Wednesday, March 10, 2010

More about ground temperatures

10 Mar: Following my observation of the difference between morning and evening ground temperature (below), my technical guru, David Atkins says that I might be a bit optimistic to think it can recover this fast. But during this 11 hour period, no heat is put down from the solar panels, and no heat is drawn up by the heatpump. So yes.... it may take a full summer (without heating) to recover to its best. But the change in over just 11 hours is worth recording regularly in future spreadsheets. It is highly significant to the research concept around which this whole project and blog is built.

     My other technical guru, Dr Chris Wood tells me that this phenomenon is quite possible, and that if I had the patience, it would be interesting to stay up all night during the 11 hour period, monitoring the rate of change.... I don't think my family would allow that! and the heatpump doesn't allow it either, as it always tries to get back to heating after the 15 mins is up.
   What I could do is have the heatpump turned off and use the Wilo-pump in the loft running all night, with a closed circuit (not going through the solar panels), then measure the temperature of that circuit every 15 mins. I can feel another plumbing complexity coming on, of which Heath Robinson would be proud.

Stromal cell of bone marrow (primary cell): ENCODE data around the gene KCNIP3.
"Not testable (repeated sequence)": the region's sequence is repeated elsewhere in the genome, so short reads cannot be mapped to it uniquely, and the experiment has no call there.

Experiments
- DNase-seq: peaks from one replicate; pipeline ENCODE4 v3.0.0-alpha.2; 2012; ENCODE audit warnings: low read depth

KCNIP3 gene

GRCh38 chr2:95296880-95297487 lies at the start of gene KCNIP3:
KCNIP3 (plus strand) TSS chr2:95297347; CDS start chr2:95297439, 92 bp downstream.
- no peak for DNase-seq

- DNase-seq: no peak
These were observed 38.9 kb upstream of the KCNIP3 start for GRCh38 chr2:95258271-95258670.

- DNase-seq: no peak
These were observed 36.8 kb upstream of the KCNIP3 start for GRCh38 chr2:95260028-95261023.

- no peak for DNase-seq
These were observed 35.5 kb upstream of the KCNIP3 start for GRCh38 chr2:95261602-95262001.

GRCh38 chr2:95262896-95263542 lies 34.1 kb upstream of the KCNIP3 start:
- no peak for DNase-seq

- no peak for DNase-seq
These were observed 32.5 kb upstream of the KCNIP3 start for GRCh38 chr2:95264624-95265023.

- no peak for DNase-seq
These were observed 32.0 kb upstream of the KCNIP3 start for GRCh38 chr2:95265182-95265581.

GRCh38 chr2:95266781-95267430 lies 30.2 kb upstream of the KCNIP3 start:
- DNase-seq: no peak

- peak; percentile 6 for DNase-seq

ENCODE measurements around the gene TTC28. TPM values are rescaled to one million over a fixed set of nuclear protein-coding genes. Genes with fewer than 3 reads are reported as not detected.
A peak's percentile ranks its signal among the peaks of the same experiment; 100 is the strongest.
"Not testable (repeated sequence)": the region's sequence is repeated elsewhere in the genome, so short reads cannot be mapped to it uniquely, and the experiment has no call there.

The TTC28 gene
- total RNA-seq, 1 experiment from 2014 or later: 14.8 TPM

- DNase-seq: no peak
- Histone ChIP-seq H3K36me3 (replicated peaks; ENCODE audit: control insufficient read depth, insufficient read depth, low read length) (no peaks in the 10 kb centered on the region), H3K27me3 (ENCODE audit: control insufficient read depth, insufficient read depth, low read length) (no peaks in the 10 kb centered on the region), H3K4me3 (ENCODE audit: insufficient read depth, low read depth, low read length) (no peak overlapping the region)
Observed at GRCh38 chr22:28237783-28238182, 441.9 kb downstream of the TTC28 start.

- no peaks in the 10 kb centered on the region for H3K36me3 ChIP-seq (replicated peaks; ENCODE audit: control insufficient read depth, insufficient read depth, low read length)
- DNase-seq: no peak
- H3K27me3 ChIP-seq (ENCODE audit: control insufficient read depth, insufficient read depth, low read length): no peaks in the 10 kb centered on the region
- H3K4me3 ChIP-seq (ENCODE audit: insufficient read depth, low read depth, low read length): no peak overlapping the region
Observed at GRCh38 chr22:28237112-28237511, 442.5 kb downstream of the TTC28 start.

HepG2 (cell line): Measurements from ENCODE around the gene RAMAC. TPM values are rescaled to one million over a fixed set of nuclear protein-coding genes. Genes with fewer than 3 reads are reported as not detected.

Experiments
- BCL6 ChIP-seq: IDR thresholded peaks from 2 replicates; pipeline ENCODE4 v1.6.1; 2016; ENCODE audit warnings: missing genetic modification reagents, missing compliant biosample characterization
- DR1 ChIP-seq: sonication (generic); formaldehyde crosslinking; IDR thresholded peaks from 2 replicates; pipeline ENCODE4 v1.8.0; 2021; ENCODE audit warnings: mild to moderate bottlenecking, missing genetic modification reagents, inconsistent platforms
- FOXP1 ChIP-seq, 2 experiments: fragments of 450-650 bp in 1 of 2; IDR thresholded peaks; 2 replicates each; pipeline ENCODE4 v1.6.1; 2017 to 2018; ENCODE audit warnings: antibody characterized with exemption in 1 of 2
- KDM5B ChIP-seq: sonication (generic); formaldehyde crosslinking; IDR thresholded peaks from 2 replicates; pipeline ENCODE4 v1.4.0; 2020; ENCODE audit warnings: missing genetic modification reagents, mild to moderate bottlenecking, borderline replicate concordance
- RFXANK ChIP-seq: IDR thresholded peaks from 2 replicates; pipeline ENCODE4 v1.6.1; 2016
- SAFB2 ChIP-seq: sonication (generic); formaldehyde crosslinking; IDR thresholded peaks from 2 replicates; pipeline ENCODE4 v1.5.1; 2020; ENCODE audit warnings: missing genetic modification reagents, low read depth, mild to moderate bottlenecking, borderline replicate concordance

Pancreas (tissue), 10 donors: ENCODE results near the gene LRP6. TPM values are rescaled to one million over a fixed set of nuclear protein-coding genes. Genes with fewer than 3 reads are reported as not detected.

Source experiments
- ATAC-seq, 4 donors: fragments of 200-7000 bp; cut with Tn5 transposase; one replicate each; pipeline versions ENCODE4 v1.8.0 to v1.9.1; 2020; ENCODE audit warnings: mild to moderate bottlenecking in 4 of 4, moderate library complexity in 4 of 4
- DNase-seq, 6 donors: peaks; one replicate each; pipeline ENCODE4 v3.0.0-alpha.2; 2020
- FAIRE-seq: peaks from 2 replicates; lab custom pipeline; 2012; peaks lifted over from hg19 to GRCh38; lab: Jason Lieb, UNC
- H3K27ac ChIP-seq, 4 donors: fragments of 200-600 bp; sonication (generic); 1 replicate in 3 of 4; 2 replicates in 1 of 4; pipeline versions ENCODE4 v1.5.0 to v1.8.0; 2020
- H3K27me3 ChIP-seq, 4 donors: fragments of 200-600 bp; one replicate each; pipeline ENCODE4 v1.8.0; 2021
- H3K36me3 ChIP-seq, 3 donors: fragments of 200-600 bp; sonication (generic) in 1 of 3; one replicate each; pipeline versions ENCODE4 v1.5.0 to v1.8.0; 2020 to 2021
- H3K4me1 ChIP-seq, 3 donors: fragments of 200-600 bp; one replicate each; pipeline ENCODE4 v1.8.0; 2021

Chris has also mentioned to me the concept of 'Superposition of Thermal Waves' - wow! Superposition is when a phenomenon occurs because of more than one cause or one time event, and is commonly used in Geology and Biology. A simple example that links to what I am doing with my deep ground is that of throwing a pebble into a puddle, and throwing a second but differently sized one in a second later. So the ripples from one are still affected by the second. If the ripples bounce off the edges of the tank and reflect back, it gets more interesting and the ripple shape gets very complicated. If sometimes stones are dropped into the pond, and sometimes others are ejected from the pond, imagine the complexity! I can feel a photoshop diagram coming on, even as I write. We have TWO boreholes, and are alternately putting heat down and getting it out.
     In our case, we are alternating: 1. Pulling heat out during the day, 2. Putting heat down there when the sun shines, 3. Nightly incoming of surrounding warmth when the heat pump is not pulling heat out, and finally 4. Long term recovery of the earth over the summer months - when both recovery and solar thermal input is occuring - the recovery heat comes from the perimeter, and the solar thermal from the centre.

   Left to itself in summer, the ground will even out completely (like a pond after the pebbles have sunk), because the original provider of the heat, Solar heat onto the ground takes decades to get down to 48m, and rising mantle heat is too small to measure.
   If we call Warmth movement 'positive' and Coolth movement 'negative', we must have 'Rings' around our borehole pipes that are moving in or outwards, drawn by the attraction either of the borehole pipes or of the surrounding mass. And there are two boreholes 5m apart, so the rings are crossing each other in both directions. Left long enough all these rings smooth and merge.
  My mind is so boggled after all that, I need to go to B and Q or Screwfix for a quick dose of reality! :)

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